Lighter Prison Sentences for Nonviolent Drug Crimes

A Senate bill would shorten sentences for nonviolent drug crimes

S. 1410 Smarter Sentencing Act
The Essentials
1. Over the past 30 years the number of federal prison inmates has risen more than 500 percent, largely because of Reagan-era mandatory minimum drug sentences for crack cocaine possession that locked up thousands of low-level, nonviolent offenders. The Smarter Sentencing Act, sponsored by Illinois Democrat Richard Durbin, is part of a movement in recent years to dial back those laws by releasing nonviolent prisoners and reducing federal penalties for some drug crimes.

2. The legislation builds on a 2010 law, the Fair Sentencing Act (FSA), which reduced the disparity between the punishments for crack and powder cocaine offenses. The bill would cut in half mandatory 10- and 20-year terms for some lesser federal drug crimes and give judges limited discretion to impose sentences below the mandatory minimum. It would also make the FSA retroactive, allowing prisoners convicted of nonviolent crack-related crimes before 2010 to ask for reduced sentences.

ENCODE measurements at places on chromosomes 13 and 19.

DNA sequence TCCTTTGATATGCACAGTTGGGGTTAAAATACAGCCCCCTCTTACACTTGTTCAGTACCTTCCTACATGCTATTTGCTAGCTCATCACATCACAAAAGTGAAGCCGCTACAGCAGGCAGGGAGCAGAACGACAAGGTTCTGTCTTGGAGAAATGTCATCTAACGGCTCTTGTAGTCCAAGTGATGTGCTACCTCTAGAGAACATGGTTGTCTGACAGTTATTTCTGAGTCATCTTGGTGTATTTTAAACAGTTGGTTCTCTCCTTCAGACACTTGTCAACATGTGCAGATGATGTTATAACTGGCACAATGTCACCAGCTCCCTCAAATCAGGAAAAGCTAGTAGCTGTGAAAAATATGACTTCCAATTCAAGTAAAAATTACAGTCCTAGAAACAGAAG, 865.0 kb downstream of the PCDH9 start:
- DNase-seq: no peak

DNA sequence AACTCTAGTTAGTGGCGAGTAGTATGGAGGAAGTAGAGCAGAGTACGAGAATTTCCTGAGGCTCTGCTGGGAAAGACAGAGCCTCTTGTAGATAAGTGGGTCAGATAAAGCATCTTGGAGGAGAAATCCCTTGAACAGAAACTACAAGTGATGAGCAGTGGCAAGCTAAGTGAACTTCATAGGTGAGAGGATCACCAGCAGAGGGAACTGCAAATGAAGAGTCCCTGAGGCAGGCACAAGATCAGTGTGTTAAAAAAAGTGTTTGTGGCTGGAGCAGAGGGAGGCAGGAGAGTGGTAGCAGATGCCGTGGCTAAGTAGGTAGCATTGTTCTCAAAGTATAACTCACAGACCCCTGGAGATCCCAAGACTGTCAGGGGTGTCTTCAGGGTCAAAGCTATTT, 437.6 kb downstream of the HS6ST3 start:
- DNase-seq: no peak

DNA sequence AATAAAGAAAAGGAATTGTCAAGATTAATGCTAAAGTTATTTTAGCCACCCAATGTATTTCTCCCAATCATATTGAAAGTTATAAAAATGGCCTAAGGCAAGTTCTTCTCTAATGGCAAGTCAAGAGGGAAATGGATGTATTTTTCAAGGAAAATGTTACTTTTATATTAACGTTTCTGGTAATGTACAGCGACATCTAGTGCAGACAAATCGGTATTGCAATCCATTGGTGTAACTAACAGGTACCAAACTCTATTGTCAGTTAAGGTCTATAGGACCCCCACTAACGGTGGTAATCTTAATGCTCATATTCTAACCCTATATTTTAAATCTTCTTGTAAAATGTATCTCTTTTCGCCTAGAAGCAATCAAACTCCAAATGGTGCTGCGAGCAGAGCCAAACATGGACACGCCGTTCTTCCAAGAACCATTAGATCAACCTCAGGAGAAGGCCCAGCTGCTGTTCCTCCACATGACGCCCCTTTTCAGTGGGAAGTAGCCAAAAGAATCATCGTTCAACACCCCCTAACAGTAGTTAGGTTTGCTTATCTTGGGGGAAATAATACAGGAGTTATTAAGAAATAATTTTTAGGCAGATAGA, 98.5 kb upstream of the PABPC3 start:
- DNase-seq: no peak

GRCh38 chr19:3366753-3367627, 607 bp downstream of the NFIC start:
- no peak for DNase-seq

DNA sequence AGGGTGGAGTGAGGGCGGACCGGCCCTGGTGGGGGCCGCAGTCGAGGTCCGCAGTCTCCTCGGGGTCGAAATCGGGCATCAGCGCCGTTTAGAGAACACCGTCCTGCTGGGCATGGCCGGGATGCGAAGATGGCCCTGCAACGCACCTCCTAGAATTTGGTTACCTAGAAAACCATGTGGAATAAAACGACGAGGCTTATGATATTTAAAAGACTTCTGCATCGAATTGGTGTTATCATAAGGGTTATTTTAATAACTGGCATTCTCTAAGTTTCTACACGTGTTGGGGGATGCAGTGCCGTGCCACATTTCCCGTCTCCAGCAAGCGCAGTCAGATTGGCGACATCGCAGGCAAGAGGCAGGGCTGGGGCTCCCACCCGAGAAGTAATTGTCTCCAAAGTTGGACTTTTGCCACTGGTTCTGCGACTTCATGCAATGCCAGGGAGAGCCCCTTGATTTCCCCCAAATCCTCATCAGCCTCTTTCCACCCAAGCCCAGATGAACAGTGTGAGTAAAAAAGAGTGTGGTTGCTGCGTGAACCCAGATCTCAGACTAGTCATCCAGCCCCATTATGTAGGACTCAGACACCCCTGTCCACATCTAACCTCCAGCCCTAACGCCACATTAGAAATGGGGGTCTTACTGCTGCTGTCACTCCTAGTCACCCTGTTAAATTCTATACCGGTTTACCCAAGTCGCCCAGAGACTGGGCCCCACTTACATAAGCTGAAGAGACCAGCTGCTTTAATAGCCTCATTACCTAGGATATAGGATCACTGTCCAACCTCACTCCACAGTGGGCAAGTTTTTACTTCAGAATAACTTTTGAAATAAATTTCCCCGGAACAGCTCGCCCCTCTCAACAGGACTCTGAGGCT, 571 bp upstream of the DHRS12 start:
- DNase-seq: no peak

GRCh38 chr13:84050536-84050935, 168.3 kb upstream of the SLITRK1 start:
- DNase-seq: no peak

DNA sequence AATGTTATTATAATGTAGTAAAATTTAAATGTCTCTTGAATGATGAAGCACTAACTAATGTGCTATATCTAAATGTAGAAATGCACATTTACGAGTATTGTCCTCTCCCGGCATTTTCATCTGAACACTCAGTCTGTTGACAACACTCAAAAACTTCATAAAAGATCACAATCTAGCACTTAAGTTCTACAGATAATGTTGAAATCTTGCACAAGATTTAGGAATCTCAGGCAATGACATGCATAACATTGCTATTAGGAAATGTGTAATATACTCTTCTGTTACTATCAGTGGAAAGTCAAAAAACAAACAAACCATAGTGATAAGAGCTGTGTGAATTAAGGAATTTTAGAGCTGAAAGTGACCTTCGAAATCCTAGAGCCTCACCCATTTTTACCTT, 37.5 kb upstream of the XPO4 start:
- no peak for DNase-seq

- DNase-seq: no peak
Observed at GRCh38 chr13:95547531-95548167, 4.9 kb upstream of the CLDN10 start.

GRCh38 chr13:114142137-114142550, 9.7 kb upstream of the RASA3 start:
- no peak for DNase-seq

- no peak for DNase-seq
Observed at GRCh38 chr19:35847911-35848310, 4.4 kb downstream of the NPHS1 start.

3. The Obama administration is also rethinking drug penalties. In August, Attorney General Eric Holder said federal prosecutors won’t charge small-time drug offenders with crimes that trigger the most punitive sentences. In January, Deputy Attorney General James Cole called for the early release of convicts serving “excessive” jail time. Those with clean prison records who aren’t a public threat, he said, should have “an opportunity to get a fresh start.”

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